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and lay at anchor, as if bent on some other object a bayonet charge at double quick time ; but Wolfe, entirely. A party was sent by Montcalm to watch desiring his troops to remain firm, and reserve him. But suddenly, one dark night, the Adiniral, their fire till the enemy came to close quarters, swiftly, and in profound silence, glided down the placed himself at the head of the English grenarapid current, spreading out all his boats, filled diers, and, by voice and gesture, encouraged them with troops to be landed under the selected heights. | 10 complete what had been so gloriously begun. Nothing could exceed the caution, promptitude, and By disease and other casualties, his whole effective skill, with which this was effected. The boats force was now reduced to scarcely 5000 men, being were actually seen and challenged by the French less than one half of bis opponents. sentinels along shore ; but, by the consummate The shock of battle came. The British poured address of an officer acquainted with French usages, in volley after volley, at a short distance, with the sentries were deceived into the idea that these murderous effect. But still the conflict raged. were boats with secret supplies for the garrison ; Both fought desperately. Wolfe stood conspicuand thus the whole were allowed to pass quietly ous in the front ranks, giving his orders, and enand unmolested. The strength of the current and couraging his men, when a musket-ball hit him tide carried the boats a little way beyond the point in the wrist. Wrapping his handkerchief round Wolfe had intended ; but they were brought-to at the wound, he continued his directions with pera place where a narrow pathway, or track, led up, fect coolness. He ordered a charge, at the point surmounted by a captain's guard. The English of the bayonet, on the already wavering French soldiers silently sprang on the slippery ledge at columns, heading it in person, when he received the bottom. Not a word or whisper escaped. another ball, in the upper part of the abdomen, as All knew the value, at this critical moment, of he cheered his soldiers on. Even this more sericaution ; and none disregarded their favorite gen- ous wound did not for a moment deprive him of Kis eral's previous earnest admonitions on this point. calm self-possession, and he was gallantly leading Among the very first to land was himself. All the charge, when a third and fatal bullet, probaknew what they were to perform. The foremost bly from the same rifle, struck him in the breast, to ascend the dizzy heights was a Highland regi- and he fell. It was with difficulty he allowed a ment. Wolfe had often before seen the daring of party of his grieved soldiers to carry him to the the kilted soldiers. Slinging their muskets across rear. The others, enraged at the fate of their their backs, they ascended the cliffs with all the beloved leader, sprang on the enemy, and carried agility of chamois hunters, using their hands more everything before them. Wolfe was fast dying ; than their feet; grasping the projecting wild bushes, the crimson streams fowed from the three severe and clambering up by the angles on the face of wounds, yet his dimmed eye looked towards the the rock, till they finally reached the summit, battle, and his ear listened to the shouts of the where they surprised the officers in command of combatants, the sharp roll of musketry, and the the French picquet, and a number of the soldiers ; roar of cannon. Extended on the ground, and the rest having fled in terror at the unexpected surrounded by a group of hardy warriors, whose appearance of Scotia's plumes and stalwart sons. iron visages were relaxed with profound sorrow, The alarm was quickly spread; but crowds of and down whose weather-beaten cheeks the seldom British soldiers, hastily making their way up the shed tears trickled, as they ng over him who now unguarded narrow pathway before noticed, was about to leave them forever, he anxiously were instantly formed in battle array, by Wolfe, inquired the progress of the engagement. An on the broad plateau, ready to act ; and the key of officer suddenly called out—" They run.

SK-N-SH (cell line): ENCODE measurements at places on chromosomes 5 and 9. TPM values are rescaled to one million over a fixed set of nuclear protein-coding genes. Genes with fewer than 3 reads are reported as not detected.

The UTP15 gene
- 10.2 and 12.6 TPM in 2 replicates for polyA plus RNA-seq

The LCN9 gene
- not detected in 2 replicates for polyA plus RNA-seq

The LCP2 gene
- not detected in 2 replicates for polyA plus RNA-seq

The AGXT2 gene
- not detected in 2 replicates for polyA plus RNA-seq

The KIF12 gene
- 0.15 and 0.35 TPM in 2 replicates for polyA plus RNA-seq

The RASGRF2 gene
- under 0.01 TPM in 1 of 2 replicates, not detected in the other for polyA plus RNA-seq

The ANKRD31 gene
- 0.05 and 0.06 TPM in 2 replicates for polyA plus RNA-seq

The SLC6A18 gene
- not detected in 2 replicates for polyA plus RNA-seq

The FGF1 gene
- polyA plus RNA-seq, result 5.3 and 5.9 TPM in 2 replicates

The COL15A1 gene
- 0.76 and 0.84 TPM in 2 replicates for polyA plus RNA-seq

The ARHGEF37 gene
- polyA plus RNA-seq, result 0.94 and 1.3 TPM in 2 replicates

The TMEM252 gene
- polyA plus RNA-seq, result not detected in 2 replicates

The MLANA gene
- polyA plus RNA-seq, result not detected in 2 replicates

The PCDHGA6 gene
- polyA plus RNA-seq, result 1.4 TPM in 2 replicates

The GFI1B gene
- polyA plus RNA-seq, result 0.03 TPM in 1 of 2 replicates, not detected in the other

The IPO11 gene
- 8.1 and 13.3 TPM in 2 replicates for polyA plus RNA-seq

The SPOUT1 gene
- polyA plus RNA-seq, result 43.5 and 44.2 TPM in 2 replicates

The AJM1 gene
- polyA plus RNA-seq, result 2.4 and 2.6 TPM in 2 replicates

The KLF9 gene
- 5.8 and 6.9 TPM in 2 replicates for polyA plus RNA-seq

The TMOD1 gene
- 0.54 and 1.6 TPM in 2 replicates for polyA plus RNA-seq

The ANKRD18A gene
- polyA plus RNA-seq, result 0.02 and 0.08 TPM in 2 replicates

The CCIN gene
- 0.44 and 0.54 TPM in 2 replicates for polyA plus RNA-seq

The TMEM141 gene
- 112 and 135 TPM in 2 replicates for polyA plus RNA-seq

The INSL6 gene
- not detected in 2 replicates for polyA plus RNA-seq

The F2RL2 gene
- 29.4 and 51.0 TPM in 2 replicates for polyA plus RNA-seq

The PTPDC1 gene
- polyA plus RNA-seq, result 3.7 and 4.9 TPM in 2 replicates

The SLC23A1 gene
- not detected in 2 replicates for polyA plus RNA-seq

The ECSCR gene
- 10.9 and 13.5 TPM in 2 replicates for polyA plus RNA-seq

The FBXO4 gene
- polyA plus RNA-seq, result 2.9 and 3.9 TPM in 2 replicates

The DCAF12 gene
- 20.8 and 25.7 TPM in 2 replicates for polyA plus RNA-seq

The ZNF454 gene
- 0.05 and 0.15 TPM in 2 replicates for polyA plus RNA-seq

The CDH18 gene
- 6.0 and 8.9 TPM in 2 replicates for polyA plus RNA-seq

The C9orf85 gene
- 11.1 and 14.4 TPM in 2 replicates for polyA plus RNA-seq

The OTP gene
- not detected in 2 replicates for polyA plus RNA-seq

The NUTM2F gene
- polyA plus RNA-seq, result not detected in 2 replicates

See the position was fairly gained. Several pieces of how they run !' Wolfe, who was in a halfcannon, in charge of the French guard, had been fainting-fit, hearing the exulting shout, eagerly seized, and some English guns were quickly slung asked—“Who run?" It was answered—“ The by ropes, and hoisted up to the British position. French ; they give way in all directions !" A By dawn of the memorable 13th of September, gleam of satisfaction played for an instant on the 1759, Wolfe's forces stood, ready for action, on dying general's countenance, and he feebly exthe Heights of Abraham.